How to Take Care of Yourself and Your Students in the Lunchroom

Dear Kid Whisperer,

I am just an aide and my question is about our lunchroom, so I don’t know if you will be able to answer it. The kids in my K-5 school are out of control at lunch. They are loud, they make a huge mess and don’t follow the rules. We aides are literally running around the cafeteria trying to clean their messes, and help them with their food, all while they are yelling and acting crazy. How do we make it so the kids act right and how do we make it so that our jobs aren’t awful? Because right now I want to quit. -Cheyenne, Charleston, WV

Dear Cheyenne,

I am able to answer this question because I work with schools who are having the exact same issues that your school is currently having in the lunchroom (and I am assuming in other common areas). I show people like yourself how to be both calm and assertive with students in common areas through comprehensive planning and staff training. In one school in which I have worked, there were 223 negative behaviors in one lunch period before I trained their staff. The next day there were 32. The day after that there were 11. So yes, I can definitely answer your question, but in the space available here I can only give you the first step to making your lunchroom a functional place.

The essence of your lunchroom’s problem is given away in the first five words of your question. You are not “just an aide”. Any person who works with kids in any capacity should be given the respect of being considered a professional who is tasked with the education of students. The reality is that a staff member in a lunchroom can be a waiter or an educator. They do not have time to be both. When a school has a real lunchroom plan, functional expectations are set and enforced that allow you to maintain your dignity and allow you to be an educator. Right now you are a waiter.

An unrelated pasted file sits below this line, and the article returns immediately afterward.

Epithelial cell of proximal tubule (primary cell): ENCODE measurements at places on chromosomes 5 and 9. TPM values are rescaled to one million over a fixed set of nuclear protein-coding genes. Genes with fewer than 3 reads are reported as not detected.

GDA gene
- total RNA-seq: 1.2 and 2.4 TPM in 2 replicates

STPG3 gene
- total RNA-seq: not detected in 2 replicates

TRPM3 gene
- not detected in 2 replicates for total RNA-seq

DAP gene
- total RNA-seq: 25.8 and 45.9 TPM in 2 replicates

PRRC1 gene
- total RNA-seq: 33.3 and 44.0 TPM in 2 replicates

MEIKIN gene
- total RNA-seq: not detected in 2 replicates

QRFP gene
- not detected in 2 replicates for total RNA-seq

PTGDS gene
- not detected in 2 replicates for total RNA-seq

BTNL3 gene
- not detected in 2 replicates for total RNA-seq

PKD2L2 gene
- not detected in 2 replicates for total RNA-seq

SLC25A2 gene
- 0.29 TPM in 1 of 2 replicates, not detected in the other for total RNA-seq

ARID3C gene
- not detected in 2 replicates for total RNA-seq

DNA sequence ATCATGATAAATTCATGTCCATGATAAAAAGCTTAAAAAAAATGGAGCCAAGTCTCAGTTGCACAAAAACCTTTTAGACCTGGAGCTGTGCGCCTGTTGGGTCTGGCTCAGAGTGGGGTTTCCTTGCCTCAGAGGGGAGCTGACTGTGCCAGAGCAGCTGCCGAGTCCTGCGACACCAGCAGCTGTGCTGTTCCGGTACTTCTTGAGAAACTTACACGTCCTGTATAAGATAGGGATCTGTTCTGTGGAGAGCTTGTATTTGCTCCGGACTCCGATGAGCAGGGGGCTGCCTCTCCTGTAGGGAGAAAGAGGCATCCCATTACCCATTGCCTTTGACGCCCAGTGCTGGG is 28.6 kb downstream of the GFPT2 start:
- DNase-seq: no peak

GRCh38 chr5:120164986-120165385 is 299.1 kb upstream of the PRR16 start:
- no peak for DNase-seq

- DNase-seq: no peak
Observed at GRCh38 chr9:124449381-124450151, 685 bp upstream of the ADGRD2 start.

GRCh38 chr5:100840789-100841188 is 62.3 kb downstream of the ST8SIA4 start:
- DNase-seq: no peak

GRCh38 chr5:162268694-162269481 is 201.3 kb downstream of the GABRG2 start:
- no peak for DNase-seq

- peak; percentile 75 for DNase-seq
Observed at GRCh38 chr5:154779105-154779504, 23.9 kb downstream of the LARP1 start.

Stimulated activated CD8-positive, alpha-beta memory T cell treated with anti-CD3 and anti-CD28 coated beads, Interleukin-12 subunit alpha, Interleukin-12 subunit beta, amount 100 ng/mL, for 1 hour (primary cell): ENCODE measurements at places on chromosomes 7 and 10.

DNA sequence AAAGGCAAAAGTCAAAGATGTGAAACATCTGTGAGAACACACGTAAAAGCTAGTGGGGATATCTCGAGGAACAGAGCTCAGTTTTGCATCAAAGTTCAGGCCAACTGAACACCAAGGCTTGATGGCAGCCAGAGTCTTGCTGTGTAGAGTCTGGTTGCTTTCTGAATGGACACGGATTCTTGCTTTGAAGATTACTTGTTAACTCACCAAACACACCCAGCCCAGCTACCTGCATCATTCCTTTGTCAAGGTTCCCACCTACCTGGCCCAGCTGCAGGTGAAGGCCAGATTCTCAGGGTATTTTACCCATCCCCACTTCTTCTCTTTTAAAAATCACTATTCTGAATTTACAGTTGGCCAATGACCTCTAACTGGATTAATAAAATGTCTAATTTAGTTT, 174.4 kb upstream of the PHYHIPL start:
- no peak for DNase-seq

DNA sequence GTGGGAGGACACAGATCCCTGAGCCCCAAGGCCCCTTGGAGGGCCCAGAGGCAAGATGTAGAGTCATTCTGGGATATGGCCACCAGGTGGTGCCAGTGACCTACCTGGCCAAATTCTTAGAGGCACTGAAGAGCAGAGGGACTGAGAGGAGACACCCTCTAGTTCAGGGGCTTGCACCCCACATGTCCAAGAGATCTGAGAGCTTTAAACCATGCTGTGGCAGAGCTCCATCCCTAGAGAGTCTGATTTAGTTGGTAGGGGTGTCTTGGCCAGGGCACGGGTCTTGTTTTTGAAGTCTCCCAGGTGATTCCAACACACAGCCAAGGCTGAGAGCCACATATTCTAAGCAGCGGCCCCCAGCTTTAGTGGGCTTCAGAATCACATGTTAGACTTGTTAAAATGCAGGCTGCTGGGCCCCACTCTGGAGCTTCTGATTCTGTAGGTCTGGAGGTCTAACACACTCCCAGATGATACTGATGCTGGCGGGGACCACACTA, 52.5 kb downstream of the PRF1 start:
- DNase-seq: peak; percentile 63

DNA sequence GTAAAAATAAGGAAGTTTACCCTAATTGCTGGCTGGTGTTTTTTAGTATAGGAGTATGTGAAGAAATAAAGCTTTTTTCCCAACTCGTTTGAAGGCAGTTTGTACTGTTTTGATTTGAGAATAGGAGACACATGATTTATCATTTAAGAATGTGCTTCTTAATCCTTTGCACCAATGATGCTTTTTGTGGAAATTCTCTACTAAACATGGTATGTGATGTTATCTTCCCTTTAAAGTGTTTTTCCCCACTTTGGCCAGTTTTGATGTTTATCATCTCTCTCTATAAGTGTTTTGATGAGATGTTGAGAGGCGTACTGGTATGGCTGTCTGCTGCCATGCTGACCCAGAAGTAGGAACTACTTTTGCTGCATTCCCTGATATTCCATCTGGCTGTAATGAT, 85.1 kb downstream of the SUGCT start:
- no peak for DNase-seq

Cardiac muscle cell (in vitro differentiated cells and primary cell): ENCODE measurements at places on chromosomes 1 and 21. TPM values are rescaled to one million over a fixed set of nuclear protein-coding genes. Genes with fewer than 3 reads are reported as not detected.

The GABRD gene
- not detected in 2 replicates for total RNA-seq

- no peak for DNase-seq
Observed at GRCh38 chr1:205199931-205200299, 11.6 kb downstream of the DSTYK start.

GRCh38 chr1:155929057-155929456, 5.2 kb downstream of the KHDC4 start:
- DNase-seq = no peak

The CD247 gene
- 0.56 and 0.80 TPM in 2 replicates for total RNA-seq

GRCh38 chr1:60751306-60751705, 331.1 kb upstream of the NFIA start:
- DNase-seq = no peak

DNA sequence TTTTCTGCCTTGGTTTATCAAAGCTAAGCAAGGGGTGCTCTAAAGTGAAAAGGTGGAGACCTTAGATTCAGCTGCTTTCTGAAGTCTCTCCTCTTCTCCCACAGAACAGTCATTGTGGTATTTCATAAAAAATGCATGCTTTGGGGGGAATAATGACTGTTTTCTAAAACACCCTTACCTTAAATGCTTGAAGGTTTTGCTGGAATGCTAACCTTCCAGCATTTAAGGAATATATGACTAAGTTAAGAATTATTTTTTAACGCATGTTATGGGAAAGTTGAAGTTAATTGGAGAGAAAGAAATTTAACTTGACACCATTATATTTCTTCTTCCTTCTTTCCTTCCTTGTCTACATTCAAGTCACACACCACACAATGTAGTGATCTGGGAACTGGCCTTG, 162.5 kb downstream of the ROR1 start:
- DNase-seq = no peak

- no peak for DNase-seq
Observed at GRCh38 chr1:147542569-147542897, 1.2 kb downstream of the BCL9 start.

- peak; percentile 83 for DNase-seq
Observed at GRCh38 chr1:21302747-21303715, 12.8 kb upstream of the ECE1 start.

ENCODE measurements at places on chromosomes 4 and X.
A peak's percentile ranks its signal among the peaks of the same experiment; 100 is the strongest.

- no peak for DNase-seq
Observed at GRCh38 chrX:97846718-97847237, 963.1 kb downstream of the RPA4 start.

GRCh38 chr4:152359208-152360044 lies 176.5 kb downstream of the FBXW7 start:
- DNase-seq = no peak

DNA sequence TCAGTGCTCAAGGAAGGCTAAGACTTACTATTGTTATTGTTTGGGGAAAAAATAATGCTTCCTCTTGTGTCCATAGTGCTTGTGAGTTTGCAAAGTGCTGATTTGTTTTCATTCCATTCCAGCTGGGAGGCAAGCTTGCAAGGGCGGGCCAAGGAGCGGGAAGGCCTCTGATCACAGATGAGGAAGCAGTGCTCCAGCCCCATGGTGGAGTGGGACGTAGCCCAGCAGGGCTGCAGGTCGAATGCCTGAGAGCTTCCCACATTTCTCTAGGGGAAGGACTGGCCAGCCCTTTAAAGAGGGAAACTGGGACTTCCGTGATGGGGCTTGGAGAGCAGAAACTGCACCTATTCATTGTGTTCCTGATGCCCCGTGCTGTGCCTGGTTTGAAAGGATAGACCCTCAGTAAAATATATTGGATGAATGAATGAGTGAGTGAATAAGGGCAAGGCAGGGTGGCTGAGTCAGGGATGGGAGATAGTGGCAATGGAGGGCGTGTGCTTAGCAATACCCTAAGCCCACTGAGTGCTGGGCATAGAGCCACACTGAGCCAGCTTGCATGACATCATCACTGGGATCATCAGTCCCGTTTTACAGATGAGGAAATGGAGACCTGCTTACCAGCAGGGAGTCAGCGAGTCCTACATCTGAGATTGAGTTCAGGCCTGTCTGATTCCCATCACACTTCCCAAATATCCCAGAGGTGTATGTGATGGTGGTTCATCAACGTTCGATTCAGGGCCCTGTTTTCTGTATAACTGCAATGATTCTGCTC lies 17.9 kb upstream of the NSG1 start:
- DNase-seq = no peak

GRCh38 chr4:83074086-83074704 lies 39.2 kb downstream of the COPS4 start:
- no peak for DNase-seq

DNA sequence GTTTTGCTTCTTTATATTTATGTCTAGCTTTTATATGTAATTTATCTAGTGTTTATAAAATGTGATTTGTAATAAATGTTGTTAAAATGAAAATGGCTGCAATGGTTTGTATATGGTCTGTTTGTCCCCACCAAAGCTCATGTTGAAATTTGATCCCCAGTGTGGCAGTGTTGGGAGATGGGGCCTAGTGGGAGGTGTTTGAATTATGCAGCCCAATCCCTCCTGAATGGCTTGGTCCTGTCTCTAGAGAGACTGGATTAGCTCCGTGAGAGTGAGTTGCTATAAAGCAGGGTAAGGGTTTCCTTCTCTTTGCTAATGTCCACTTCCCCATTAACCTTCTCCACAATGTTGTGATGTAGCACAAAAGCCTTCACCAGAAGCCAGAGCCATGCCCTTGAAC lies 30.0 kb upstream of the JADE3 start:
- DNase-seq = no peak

The first paradigm shift that needs to happen in your mind and in your lunchroom: Adults may only solve their own problems, not the problems of students.

The practical implications of this are as follows: You will no longer be cleaning up after students. You will no longer be bringing them food, opening anything, peeling anything, etcetera. Right now the students have you trained to serve them. Waiting tables is a dignified profession (I made a good chunk of change doing it) but waiting tables for children who aren’t tipping you is not.

Once you are free of your waitressing duties, you will be able to build relationships, use preventive interventions, and use consequences to create a functional lunchroom. Optimally, you need to be trained to do this, but this first step makes functionality possible.

A couple of hints:

  • Have your school send home a letter to parents stating that they shouldn’t pack anything for lunch that their kids can’t open.
  • Have caddies with plasticware and safety scissors on each table.
  • Suggest once and only once that students ask a tablemate to open anything they can’t.
  • Tell students once and only once of these new policies.
  • Allow students who spill to clean with anything that they have at their seat. If a mess is so big that they can’t sit there anymore, have them sit at another seat until their class is excused. At that point, the student can be given custodial items to clean his mess.
  • Only help when protecting a student from serious danger.
  • When students ask for help with something, simply say, “Oh, no. What are you going to do?”

Now start taking better care of yourself. You deserve it!